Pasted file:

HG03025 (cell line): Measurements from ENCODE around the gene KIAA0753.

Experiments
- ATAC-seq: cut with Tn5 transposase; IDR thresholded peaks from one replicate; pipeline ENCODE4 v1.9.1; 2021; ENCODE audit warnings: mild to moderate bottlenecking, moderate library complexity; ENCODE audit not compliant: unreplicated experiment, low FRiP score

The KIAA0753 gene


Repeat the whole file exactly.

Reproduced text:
HG03025 (cell line): Measurements from ENCODE around the gene KIAA0753.

Experiments
- ATAC-seq: cut with Tn5 transposase; IDR thresholded peaks from one replicate; pipeline ENCODE4 v1.9.1; 2021; ENCODE audit warnings: mild to moderate bottlenecking, moderate library complexity; ENCODE audit not compliant: unreplicated experiment, low FRiP score

The KIAA0753 gene